Thirsty Lima Uses Robust Planning to Address Its Future Water Needs

October 5, 2015

Peru. Andrew Howson | Creative Commons

Canto Grande, Lima, Peru. 

Andrew Howson. Creative Commons

  • Climate change threatens the future of water in Lima, where 1.5 million residents are underserved.
  • The World Bank helped the water utility company SEDAPAL plan for increased reliability in an uncertain future, and saved the city over $600 million.

When residents tell tourists that it never rains in Lima, they are a mere .3 inches from the truth. One third of an inch of rain (about 6 mm), or a drop in the bucket, is the annual rainfall. Drought and El Niño conditions have long been a backdrop to everyday life in this city of nearly 10 million where the Andes meets desert and the land spills into the Pacific Ocean.

More than 1.5 million residents are underserved: They live without running water and with chronic shortages, often waiting for delivery trucks. Villa El Salvador, for example, began as a shantytown on the outskirts of Lima in 1970, and has been growing in colorful tenements up the eroded foothills ever since. But water there is still a luxury.

“Climate change is hitting hard and the future of water for Lima is in doubt,” said Carter Brandon, lead economist with the World Bank. “We don’t actually know what the climate impact is going to be. Or the city’s future growth either.”

Andean topology is so extreme that climate models can’t predict what will happen to rainfall. Lima’s future water security is of great concern to government officials, regulators, the water utility company SEDAPAL, and the people who live and work in this arid port city.

The World Bank has been investigating the need for robust decision making in Lima, and recently completed a comprehensive study of SEDAPAL’s $2.7 billion master plan for water resources to 2040. The Bank draws upon state-of-the art methods for Decision Making under Deep Uncertainty (DMU).

“We have to make decisions even when we don’t know the future,” said Laura Bonzanigo, World Bank economist specializing in DMU. “Through the DMU methodology, we can look at the range of possibilities and come up with minimum requirements to meet every possibility—robust decisions with no regrets.”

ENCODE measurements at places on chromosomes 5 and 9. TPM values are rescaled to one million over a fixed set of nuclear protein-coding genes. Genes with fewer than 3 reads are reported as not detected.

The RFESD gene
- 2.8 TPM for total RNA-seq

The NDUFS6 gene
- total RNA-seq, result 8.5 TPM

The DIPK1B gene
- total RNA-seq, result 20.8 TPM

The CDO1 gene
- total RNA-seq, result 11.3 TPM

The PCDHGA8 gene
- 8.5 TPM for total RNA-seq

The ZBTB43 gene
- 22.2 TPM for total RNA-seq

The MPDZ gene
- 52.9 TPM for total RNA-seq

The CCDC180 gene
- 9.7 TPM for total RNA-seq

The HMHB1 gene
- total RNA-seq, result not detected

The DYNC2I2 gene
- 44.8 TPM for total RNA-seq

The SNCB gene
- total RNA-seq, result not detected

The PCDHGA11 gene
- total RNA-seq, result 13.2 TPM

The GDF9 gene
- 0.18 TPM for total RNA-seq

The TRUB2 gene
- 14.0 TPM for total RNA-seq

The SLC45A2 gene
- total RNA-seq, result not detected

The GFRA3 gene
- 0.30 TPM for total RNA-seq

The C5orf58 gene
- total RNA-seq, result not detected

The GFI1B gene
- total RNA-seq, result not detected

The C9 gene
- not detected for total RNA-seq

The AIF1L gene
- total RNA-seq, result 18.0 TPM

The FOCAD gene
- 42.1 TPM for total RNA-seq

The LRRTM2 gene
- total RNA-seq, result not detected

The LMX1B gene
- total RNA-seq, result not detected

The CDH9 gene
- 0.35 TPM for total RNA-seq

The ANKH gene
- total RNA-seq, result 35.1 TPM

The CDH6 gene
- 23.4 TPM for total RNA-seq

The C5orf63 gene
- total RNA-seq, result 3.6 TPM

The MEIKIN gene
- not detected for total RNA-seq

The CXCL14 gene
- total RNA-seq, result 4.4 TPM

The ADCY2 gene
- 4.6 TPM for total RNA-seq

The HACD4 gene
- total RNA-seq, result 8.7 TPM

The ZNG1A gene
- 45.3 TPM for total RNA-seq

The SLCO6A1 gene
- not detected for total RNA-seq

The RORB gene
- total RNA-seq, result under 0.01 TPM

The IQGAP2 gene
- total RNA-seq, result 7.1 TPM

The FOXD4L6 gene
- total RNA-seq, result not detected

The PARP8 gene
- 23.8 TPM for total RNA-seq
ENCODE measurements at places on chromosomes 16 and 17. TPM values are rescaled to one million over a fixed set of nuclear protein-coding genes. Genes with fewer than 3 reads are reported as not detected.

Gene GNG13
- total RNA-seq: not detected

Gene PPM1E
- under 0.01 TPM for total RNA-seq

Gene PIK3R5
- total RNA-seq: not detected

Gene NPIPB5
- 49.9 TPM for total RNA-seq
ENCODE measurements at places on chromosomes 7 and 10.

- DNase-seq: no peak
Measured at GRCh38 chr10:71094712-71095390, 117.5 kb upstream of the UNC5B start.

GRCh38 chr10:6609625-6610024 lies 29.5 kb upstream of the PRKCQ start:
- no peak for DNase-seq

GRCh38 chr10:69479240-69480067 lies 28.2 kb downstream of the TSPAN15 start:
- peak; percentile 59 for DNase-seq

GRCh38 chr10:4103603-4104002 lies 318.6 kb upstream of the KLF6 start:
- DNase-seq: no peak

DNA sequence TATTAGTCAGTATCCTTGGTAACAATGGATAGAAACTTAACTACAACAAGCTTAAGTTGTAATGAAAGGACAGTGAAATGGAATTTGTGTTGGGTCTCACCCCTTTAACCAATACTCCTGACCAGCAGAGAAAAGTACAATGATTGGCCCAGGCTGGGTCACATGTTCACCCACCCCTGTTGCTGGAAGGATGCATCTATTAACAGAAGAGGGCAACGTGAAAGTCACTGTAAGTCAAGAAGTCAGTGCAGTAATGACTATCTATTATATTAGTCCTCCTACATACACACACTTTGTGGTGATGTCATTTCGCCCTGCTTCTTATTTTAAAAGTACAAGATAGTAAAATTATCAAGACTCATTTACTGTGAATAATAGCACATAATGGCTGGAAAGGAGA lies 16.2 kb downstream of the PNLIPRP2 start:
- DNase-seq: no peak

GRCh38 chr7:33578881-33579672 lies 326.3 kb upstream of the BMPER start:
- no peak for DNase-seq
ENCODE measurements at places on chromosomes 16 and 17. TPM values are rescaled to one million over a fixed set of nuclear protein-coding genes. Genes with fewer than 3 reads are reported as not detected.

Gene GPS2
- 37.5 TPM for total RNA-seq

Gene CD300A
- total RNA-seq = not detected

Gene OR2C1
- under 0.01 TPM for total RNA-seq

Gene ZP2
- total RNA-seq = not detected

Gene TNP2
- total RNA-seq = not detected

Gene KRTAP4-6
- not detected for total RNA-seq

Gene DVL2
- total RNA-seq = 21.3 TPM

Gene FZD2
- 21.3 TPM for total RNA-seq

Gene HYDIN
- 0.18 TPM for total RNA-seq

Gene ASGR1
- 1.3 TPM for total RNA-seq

In spite of SEDAPAL’s Master Plan, key questions remained. Could the proposed investments ensure reliability in the face of deep uncertainties?  Are they all required? What if there are delays? What is the best sequence so that investments ensure both “no regrets” and maximum future adaptability?

The study helped SEDAPAL revise its Master Plan of 14 large-scale investments by identifying projects that it can embark upon now, while preparing future actions adaptively as conditions evolve. When the World Bank team analyzed the 14 projects, they found that investments representing 75 percent of the proposed cost of the Master Plan ($2.0 billion) met water reliability targets just as much as the full $2.7 billion plan. More capital investment did not improve reliability. The study saved the city over $600 million.

Historically, utility companies are used to construction--pumping stations, dams, water treatment plans and tunnels through mountains. “But it turns out some of the most valuable things they can do are ‘soft.’ They can encourage water conservation and recycling. They can make ecological investments in the upper watersheds, working with farmers and ranchers. And they can do better water-quality monitoring with mining companies to protect water quality,” Brandon added.

For the first time, the utility is reaching out to nongovernmental organizations (NGOs) to protect watersheds and groundwater aquifers. It is also beginning to work with consumers to use less water per household, and exploring with the municipality ways to use recycled water for parks. The analysis has earned the confidence of regulatory and budget agencies. SEDAPAL has also requested further World Bank support, mostly in these areas that supplement more traditional “bricks and mortar” investments.

Engaging Peruvian NGOs is significant because they work closely with communities in upper watershed management (“green” infrastructure) and environmental monitoring. And the universities are important due to SEDAPAL’s interest in training others so the method can be widely applied in other cities under water stress across Peru and other Andean countries.

Decision-Making under Deep Uncertainty is an increasingly important tool for virtually any sector involving long-term planning and investments. Drawing from the Lima study, final workshop participants Argentina, Paraguay and Brazil have already approached the World Bank country offices to request support in the water sector. But other types of investment planning equally suited to this type of analysis are transportation, energy, flood management, and urban development.

A recently published report titled "Robust Decision-Making in the Water Sector: a Strategy for Implementing Lima’s Long-Term Water Resources Master Plan" includes more information on the Lima water study. The Bank has also released a new methodological book that helps program managers demonstrate the robustness of their projects, “Confronting Climate Uncertainty in Water Resource Planning and Project Design: The Decision Tree Framework.”